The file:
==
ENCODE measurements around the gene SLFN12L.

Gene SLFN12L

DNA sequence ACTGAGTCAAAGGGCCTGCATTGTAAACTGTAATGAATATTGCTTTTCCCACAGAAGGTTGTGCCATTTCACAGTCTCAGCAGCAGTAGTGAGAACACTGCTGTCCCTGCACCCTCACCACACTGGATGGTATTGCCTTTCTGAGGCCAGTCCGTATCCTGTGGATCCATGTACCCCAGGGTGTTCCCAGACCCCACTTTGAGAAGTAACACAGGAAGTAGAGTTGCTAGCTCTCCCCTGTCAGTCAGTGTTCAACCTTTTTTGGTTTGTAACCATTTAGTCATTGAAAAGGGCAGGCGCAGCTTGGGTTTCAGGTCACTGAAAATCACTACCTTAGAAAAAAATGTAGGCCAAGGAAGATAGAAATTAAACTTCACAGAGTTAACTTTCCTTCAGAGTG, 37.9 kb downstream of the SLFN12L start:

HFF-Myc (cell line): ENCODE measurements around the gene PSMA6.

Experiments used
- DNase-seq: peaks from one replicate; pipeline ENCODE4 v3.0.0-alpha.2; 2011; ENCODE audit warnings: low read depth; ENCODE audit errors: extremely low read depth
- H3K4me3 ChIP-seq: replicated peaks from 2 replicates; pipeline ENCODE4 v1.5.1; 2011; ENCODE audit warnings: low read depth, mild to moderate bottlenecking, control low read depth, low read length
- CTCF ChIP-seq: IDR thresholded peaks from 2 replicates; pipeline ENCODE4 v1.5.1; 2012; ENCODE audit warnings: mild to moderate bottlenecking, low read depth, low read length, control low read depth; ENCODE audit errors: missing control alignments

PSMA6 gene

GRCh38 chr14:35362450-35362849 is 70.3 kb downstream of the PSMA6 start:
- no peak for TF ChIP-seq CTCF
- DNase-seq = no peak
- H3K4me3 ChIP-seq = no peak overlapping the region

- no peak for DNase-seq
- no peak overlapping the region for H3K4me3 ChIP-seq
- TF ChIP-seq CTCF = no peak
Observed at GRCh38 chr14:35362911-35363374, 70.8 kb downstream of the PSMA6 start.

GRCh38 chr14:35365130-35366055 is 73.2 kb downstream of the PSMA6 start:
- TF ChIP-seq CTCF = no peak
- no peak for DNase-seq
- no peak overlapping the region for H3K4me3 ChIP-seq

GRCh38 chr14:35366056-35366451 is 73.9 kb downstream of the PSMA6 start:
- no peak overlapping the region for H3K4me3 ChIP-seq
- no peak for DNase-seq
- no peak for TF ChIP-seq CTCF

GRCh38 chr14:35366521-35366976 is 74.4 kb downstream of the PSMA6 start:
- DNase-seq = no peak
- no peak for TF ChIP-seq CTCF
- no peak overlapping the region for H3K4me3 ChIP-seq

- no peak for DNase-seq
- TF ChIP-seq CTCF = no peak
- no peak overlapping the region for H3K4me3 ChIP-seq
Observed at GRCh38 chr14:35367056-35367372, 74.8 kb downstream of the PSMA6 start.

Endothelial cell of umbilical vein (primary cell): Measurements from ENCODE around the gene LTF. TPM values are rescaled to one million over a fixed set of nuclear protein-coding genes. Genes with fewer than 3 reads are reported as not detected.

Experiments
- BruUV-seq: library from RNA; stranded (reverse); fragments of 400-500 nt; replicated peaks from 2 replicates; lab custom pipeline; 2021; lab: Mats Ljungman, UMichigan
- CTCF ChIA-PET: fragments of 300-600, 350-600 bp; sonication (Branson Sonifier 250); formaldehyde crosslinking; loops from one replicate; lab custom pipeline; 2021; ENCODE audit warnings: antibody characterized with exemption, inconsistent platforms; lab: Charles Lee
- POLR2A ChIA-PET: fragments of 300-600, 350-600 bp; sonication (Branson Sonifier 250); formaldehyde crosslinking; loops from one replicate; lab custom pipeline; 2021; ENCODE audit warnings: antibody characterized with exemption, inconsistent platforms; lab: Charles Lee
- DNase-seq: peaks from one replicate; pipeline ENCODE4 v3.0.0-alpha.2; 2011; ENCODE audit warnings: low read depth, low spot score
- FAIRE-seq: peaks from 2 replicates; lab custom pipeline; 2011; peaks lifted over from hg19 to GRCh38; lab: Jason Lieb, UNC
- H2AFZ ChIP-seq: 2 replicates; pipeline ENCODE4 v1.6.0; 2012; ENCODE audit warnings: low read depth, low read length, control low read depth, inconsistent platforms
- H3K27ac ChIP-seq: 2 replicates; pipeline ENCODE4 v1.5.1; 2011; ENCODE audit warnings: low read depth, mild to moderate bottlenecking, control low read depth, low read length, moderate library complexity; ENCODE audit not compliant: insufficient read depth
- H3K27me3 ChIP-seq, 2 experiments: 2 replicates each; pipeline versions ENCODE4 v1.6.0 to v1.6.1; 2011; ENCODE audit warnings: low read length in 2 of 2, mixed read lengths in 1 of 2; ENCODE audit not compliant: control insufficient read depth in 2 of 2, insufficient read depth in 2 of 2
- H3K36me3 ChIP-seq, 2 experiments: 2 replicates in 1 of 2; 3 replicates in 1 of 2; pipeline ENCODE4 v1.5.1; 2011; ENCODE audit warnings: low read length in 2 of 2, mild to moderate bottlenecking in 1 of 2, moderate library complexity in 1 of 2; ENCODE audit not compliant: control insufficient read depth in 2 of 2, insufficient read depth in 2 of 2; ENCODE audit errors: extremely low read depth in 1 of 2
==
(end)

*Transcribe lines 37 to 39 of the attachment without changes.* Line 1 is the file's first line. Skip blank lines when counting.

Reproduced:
- CTCF ChIA-PET: fragments of 300-600, 350-600 bp; sonication (Branson Sonifier 250); formaldehyde crosslinking; loops from one replicate; lab custom pipeline; 2021; ENCODE audit warnings: antibody characterized with exemption, inconsistent platforms; lab: Charles Lee
- POLR2A ChIA-PET: fragments of 300-600, 350-600 bp; sonication (Branson Sonifier 250); formaldehyde crosslinking; loops from one replicate; lab custom pipeline; 2021; ENCODE audit warnings: antibody characterized with exemption, inconsistent platforms; lab: Charles Lee
- DNase-seq: peaks from one replicate; pipeline ENCODE4 v3.0.0-alpha.2; 2011; ENCODE audit warnings: low read depth, low spot score